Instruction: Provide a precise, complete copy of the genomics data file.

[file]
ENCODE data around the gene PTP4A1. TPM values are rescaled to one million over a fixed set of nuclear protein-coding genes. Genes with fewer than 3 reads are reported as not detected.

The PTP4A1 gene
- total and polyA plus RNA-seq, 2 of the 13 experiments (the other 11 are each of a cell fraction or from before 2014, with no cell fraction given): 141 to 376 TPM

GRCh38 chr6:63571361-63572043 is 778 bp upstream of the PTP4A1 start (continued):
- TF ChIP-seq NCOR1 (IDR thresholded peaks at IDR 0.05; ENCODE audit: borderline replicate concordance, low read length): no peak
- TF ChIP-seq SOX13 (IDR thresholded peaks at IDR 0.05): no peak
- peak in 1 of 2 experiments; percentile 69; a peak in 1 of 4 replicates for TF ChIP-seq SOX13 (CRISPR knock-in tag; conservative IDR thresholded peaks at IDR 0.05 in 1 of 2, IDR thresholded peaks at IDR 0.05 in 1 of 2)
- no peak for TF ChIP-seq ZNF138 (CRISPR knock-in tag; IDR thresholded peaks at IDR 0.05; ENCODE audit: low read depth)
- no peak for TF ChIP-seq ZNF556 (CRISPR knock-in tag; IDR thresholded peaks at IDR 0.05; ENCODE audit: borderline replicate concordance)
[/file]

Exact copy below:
ENCODE data around the gene PTP4A1. TPM values are rescaled to one million over a fixed set of nuclear protein-coding genes. Genes with fewer than 3 reads are reported as not detected.

The PTP4A1 gene
- total and polyA plus RNA-seq, 2 of the 13 experiments (the other 11 are each of a cell fraction or from before 2014, with no cell fraction given): 141 to 376 TPM

GRCh38 chr6:63571361-63572043 is 778 bp upstream of the PTP4A1 start (continued):
- TF ChIP-seq NCOR1 (IDR thresholded peaks at IDR 0.05; ENCODE audit: borderline replicate concordance, low read length): no peak
- TF ChIP-seq SOX13 (IDR thresholded peaks at IDR 0.05): no peak
- peak in 1 of 2 experiments; percentile 69; a peak in 1 of 4 replicates for TF ChIP-seq SOX13 (CRISPR knock-in tag; conservative IDR thresholded peaks at IDR 0.05 in 1 of 2, IDR thresholded peaks at IDR 0.05 in 1 of 2)
- no peak for TF ChIP-seq ZNF138 (CRISPR knock-in tag; IDR thresholded peaks at IDR 0.05; ENCODE audit: low read depth)
- no peak for TF ChIP-seq ZNF556 (CRISPR knock-in tag; IDR thresholded peaks at IDR 0.05; ENCODE audit: borderline replicate concordance)